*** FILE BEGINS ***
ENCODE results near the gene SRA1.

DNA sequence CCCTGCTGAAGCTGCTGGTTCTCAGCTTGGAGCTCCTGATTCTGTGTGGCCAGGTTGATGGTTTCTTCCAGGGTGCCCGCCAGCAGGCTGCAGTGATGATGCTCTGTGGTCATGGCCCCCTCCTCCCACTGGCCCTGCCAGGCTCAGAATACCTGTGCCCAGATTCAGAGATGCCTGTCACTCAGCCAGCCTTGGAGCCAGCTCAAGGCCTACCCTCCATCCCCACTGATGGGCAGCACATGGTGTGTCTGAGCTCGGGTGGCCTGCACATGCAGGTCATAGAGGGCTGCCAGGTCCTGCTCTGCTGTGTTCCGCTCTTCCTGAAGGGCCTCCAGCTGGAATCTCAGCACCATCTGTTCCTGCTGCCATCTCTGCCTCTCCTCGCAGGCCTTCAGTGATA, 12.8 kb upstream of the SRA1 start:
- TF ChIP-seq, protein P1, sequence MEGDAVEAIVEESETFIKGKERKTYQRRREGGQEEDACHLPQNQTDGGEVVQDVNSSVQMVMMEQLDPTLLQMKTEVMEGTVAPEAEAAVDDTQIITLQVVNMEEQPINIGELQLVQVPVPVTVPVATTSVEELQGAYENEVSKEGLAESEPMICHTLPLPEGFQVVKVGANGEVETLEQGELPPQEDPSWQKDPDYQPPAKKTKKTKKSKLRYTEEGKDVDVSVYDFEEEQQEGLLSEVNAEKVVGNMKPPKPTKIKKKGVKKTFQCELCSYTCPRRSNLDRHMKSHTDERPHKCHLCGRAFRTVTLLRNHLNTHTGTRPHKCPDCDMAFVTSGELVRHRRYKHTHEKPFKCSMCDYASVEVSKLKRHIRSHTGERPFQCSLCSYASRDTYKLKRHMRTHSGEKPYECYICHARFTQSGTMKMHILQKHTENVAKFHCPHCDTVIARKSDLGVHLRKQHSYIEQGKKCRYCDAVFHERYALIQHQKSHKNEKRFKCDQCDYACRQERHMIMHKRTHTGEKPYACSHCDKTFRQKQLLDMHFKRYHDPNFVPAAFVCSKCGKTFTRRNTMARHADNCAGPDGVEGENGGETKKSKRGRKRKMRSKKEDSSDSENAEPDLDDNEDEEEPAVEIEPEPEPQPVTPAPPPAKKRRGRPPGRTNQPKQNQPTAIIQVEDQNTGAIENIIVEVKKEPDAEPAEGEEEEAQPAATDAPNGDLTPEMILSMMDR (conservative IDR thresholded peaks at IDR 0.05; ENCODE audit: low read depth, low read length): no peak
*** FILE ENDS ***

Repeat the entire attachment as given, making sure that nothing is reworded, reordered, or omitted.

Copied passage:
ENCODE results near the gene SRA1.

DNA sequence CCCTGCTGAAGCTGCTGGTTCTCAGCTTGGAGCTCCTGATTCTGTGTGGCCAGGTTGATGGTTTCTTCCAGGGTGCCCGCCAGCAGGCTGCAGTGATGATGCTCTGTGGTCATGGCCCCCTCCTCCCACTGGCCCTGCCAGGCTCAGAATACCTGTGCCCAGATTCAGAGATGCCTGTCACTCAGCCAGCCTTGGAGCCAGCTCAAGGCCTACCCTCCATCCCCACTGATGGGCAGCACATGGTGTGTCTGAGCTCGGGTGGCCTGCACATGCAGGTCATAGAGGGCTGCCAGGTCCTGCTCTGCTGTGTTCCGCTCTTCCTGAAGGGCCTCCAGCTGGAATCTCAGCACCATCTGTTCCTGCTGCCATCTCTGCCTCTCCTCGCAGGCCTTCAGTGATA, 12.8 kb upstream of the SRA1 start:
- TF ChIP-seq, protein P1, sequence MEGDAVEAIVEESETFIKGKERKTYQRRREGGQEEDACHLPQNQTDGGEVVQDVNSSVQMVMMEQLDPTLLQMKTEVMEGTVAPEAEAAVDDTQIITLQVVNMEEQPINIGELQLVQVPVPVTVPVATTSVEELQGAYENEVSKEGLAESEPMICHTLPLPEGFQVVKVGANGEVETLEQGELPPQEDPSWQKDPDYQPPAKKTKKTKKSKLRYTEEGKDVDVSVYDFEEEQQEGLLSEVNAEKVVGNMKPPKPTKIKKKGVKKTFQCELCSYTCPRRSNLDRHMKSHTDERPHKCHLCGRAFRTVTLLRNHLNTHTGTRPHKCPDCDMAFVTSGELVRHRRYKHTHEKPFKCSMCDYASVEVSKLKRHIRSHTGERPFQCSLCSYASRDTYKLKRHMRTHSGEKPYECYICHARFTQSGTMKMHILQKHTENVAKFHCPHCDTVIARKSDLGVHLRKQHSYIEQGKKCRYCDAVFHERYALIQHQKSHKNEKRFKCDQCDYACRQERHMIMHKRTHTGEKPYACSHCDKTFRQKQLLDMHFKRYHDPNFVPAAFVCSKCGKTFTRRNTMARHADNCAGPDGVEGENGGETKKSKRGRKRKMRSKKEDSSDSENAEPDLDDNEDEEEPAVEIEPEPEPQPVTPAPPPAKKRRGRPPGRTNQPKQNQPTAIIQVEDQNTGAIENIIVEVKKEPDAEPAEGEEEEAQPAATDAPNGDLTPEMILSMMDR (conservative IDR thresholded peaks at IDR 0.05; ENCODE audit: low read depth, low read length): no peak